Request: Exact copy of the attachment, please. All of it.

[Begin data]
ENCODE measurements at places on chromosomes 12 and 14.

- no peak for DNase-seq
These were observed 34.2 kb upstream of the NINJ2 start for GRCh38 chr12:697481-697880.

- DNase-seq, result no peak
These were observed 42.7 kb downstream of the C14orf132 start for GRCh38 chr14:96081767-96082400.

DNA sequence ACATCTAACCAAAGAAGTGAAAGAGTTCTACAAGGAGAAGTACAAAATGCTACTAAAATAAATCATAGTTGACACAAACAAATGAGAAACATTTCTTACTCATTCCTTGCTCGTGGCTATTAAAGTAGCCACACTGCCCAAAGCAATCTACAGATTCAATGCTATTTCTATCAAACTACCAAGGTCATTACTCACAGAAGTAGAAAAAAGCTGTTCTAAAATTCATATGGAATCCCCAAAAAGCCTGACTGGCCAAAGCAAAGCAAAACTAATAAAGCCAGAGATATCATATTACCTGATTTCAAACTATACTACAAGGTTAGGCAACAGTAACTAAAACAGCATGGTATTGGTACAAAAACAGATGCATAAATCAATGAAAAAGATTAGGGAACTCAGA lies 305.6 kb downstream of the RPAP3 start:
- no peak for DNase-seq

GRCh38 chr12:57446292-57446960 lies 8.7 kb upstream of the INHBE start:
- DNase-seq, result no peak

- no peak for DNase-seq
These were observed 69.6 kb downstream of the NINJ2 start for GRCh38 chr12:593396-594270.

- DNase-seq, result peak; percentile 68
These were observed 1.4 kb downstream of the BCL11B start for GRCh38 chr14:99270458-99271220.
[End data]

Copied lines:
ENCODE measurements at places on chromosomes 12 and 14.

- no peak for DNase-seq
These were observed 34.2 kb upstream of the NINJ2 start for GRCh38 chr12:697481-697880.

- DNase-seq, result no peak
These were observed 42.7 kb downstream of the C14orf132 start for GRCh38 chr14:96081767-96082400.

DNA sequence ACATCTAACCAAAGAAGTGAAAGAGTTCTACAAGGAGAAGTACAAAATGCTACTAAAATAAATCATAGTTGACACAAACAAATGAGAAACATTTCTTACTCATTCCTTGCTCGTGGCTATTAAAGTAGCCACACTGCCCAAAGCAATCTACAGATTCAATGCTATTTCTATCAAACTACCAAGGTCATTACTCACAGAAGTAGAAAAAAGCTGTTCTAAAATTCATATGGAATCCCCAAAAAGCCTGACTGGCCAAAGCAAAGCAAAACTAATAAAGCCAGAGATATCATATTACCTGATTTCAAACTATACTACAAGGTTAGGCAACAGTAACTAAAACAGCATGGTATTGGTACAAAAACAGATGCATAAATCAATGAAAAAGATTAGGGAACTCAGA lies 305.6 kb downstream of the RPAP3 start:
- no peak for DNase-seq

GRCh38 chr12:57446292-57446960 lies 8.7 kb upstream of the INHBE start:
- DNase-seq, result no peak

- no peak for DNase-seq
These were observed 69.6 kb downstream of the NINJ2 start for GRCh38 chr12:593396-594270.

- DNase-seq, result peak; percentile 68
These were observed 1.4 kb downstream of the BCL11B start for GRCh38 chr14:99270458-99271220.